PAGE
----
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Approaches of Social Ordering in Public Space - Essay Example

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Approaches of Social Ordering In Public Space Name Professor: University: City: Date: Introduction According to Silva (2009, p. 311), order is the way individuals imagine and practice their social survival. It is the way people fit together with others and their environment…
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Download file to see previous pages This case study will form the basis for analyzing social ordering. The Road Traffic Case Silva (2009, p. 325) explains the case of road traffic in the UK. She explains that the original layout of most ancient towns in UK made provisions for the movements of people on foot or those riding on horse and later horse carriage. Initial concerns when regulations on road layout began were on the spread of fire and natural ventilation and lighting in buildings within the densely built-up environment. Further, Silva (2009, p. 325) describes that after the Second World War there was increased ownership and use of cars in UK. The increased human and car traffic lead to the decks, bridges, subways and roads being allocated to different users. This was followed by studies being commissioned to explore the varying benefits of segregation of cars and pedestrians in traffic. Buchanan published a report commissioned by UK Government in 1963 predicating the segregation of pedestrians and cars. On the other hand, Monderman’s report published later was based on the idea of shared space. Buchanan and Monderman’s Approach The Buchanan report was initiated after a realization in 1960s that cars would rule the UK transport network. According to Silva (2009, p. 326), by the time Buchanan was charged to work on the traffic problem, there were about 93 billion vehicle-kilometres on the road UK’s road network. ...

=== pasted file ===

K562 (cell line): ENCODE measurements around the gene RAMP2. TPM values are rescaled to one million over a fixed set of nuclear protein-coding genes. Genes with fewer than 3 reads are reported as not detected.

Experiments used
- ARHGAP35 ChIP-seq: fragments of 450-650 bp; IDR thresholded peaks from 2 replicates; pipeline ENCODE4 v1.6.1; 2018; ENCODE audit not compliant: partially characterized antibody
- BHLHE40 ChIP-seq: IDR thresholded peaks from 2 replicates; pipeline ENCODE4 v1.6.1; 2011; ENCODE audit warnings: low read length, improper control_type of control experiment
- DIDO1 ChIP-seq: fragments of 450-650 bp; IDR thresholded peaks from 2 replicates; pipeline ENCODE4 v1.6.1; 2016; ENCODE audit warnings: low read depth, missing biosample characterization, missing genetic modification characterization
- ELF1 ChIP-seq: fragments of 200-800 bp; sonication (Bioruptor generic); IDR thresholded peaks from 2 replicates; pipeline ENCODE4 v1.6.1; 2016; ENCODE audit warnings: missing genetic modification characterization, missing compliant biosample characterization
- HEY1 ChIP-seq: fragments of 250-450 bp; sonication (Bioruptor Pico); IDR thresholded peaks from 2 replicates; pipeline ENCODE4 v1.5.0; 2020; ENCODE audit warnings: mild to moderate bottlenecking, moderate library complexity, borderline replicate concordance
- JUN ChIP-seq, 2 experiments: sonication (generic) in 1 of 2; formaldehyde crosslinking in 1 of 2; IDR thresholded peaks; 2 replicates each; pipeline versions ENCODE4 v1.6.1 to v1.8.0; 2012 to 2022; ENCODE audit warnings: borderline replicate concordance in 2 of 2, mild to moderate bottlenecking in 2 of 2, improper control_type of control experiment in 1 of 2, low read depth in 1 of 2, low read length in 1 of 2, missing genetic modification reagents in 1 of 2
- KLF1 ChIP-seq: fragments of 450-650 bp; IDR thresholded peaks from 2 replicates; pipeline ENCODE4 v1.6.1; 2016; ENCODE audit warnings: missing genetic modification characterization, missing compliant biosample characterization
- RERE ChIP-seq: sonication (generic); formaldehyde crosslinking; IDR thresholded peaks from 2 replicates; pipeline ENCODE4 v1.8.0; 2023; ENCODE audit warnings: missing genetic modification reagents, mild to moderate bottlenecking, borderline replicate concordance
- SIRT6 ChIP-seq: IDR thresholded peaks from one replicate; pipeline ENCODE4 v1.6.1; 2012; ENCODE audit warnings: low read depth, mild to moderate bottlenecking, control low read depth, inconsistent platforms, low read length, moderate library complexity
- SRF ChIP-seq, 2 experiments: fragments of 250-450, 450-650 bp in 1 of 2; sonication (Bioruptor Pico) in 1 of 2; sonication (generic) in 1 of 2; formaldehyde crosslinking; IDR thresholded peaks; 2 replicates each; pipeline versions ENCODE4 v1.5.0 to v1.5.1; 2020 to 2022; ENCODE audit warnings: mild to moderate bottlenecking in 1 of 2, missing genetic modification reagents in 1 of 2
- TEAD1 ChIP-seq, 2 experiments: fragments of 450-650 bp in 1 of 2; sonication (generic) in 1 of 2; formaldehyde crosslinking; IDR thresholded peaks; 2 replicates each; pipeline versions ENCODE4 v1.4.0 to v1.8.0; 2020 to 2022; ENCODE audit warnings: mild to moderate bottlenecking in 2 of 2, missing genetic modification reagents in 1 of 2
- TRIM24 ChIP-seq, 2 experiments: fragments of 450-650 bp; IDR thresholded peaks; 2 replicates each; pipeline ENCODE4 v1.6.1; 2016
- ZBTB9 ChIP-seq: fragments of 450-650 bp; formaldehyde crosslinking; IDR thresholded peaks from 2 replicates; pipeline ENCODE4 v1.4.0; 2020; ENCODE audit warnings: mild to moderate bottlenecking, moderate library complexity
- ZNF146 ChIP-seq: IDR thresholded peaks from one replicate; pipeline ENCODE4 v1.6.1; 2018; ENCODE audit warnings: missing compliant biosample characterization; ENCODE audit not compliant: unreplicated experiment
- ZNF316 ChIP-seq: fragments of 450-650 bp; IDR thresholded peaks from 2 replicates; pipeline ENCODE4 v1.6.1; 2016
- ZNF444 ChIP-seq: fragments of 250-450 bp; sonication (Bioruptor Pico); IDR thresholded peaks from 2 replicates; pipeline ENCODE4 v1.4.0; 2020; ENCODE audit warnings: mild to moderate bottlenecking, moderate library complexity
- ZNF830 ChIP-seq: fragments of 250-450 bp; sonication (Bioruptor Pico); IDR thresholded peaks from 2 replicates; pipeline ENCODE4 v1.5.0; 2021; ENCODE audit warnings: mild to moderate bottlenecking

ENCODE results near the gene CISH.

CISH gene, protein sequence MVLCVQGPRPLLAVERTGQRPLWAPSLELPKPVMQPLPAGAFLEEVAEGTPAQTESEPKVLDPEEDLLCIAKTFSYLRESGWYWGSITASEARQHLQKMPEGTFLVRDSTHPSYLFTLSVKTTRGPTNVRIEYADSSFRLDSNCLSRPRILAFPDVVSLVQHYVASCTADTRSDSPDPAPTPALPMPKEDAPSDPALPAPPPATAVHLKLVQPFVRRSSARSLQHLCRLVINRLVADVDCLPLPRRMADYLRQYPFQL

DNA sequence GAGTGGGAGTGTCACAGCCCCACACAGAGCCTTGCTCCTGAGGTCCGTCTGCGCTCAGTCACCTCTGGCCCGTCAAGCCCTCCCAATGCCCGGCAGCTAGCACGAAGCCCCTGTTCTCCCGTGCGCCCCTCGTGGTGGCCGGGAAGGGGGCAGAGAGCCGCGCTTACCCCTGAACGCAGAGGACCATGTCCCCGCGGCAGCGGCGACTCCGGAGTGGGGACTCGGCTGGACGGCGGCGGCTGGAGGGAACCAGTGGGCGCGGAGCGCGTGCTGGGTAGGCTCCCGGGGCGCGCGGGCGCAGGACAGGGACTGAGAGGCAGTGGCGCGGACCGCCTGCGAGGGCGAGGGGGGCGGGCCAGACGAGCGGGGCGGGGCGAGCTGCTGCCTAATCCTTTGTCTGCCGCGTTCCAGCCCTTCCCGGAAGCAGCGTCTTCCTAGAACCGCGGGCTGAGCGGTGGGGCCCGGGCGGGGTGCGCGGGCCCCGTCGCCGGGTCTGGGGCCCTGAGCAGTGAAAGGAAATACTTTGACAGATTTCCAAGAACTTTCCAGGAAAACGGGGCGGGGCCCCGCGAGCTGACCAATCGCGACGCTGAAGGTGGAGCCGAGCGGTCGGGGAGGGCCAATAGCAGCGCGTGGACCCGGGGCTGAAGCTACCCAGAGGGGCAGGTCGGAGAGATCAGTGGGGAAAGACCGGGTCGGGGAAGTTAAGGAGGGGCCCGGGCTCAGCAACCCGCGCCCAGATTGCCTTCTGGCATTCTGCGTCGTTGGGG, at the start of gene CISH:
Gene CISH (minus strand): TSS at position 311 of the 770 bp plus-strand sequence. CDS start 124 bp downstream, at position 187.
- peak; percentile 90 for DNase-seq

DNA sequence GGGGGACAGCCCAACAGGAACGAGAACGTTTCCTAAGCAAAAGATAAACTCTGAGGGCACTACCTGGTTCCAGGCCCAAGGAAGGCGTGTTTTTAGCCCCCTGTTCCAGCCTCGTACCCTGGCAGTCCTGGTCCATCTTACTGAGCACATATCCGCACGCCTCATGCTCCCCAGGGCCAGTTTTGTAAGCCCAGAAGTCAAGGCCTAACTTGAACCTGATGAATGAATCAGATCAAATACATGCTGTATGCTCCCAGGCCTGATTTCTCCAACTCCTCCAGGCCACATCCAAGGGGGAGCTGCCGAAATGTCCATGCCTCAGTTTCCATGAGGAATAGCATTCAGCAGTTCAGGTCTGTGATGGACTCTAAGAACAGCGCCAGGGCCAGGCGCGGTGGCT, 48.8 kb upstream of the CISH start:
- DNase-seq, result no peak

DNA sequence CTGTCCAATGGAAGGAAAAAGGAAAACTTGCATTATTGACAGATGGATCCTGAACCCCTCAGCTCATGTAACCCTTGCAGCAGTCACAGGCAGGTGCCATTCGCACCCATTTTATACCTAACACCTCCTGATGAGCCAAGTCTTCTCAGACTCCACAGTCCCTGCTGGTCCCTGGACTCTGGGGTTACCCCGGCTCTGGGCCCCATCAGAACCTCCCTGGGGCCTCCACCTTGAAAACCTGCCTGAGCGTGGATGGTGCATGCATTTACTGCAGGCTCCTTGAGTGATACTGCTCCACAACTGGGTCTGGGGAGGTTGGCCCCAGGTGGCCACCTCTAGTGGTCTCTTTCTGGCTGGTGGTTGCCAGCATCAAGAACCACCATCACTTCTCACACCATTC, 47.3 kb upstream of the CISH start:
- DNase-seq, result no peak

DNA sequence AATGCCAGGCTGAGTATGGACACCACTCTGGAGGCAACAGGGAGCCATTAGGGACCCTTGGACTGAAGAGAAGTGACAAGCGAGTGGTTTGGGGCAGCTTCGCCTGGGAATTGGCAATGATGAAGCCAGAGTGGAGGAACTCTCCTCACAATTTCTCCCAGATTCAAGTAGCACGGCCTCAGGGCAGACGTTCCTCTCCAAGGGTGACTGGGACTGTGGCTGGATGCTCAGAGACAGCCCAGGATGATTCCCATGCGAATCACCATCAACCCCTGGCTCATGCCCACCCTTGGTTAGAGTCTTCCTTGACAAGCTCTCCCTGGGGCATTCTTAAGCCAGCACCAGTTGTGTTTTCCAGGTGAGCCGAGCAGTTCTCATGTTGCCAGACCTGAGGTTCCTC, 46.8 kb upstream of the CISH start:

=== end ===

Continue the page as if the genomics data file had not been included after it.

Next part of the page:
According to Silva (2009, p. 329) Buchanan’s approach was based on scientific rationality. Consequently Ministry of Transport (1963; cited in Silva, 2009, p.329) observes that the Buchanan argued that the subject of traffic in towns could be addressed on a rational and quantitative basis. Buchanan further explained that guesswork and intuition should be eliminated since many aspects can be calculated using different techniques. Buchanan advocated for segregation, with strict separation of people from vehicles. Silva (2009, p.329) notes that driving and walking were seen as not compatible. Pedestrians were allocated walking lanes in the residential blocks that terminated in quite cul-de-sacs while vehicles were apportioned their network. Silva (2009, p. 329) observes that Buchanan report led to the emergence of environmental units away from extraneous traffic. Consequently, there was creation housing units which could only be reached by indirect and at times inconvenient routes. Silva (2009, p. 329) points out that Buchanan viewed traffic as an agent with an active role of shaping people’s lives, how space is designed and the way people interact with their environment and with each other. Silva (2009, p. 331) asserts that Buchanan viewed traffic as a dangerous agent which can only be managed by segregation and bounded by laws imposed via use of visible displays in space. Silva (2009, p. 332) describes that segregation was implemented through the use of traffic lights, road markings, kerbs and railings. Monderman came up with the shared philosophy (Silva, 2009, p. 333). She observes that Monderman felt that segregation should be confined to highways while shared space could be ...Download file to see next pagesRead More
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